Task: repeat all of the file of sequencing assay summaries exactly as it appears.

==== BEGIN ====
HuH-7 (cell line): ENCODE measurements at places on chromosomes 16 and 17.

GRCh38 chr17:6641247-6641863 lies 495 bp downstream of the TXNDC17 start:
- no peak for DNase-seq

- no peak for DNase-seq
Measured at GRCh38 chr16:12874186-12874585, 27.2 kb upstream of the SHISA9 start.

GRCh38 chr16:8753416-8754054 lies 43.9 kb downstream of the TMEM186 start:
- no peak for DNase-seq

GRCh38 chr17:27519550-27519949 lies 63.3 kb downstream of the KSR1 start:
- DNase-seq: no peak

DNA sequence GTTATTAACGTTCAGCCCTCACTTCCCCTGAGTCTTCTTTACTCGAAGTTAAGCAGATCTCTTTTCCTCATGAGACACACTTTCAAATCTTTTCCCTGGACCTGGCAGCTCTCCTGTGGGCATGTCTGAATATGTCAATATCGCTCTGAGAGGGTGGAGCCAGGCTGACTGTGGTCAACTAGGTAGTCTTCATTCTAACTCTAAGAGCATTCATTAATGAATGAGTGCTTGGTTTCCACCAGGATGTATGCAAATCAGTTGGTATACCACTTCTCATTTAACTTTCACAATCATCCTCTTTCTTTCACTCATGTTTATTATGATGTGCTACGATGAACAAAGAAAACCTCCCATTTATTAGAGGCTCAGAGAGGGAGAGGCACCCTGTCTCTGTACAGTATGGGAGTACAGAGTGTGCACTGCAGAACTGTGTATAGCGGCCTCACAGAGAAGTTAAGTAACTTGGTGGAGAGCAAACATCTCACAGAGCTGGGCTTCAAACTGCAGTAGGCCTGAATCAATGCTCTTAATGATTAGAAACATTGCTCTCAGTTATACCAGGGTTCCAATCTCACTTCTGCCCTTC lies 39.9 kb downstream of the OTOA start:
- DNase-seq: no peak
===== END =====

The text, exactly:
HuH-7 (cell line): ENCODE measurements at places on chromosomes 16 and 17.

GRCh38 chr17:6641247-6641863 lies 495 bp downstream of the TXNDC17 start:
- no peak for DNase-seq

- no peak for DNase-seq
Measured at GRCh38 chr16:12874186-12874585, 27.2 kb upstream of the SHISA9 start.

GRCh38 chr16:8753416-8754054 lies 43.9 kb downstream of the TMEM186 start:
- no peak for DNase-seq

GRCh38 chr17:27519550-27519949 lies 63.3 kb downstream of the KSR1 start:
- DNase-seq: no peak

DNA sequence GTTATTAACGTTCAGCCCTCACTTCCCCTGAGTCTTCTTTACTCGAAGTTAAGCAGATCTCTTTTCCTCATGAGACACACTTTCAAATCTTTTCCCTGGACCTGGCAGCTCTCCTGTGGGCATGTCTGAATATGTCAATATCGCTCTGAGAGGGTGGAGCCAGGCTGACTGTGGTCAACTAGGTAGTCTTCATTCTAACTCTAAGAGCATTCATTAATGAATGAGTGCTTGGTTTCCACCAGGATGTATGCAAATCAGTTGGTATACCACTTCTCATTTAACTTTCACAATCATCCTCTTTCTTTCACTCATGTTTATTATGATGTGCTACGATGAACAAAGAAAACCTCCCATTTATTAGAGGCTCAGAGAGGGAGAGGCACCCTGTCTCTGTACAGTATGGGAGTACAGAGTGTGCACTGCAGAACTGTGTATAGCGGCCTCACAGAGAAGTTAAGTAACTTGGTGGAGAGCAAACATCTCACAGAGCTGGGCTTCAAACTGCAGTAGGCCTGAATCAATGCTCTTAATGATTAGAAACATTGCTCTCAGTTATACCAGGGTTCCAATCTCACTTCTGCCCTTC lies 39.9 kb downstream of the OTOA start:
- DNase-seq: no peak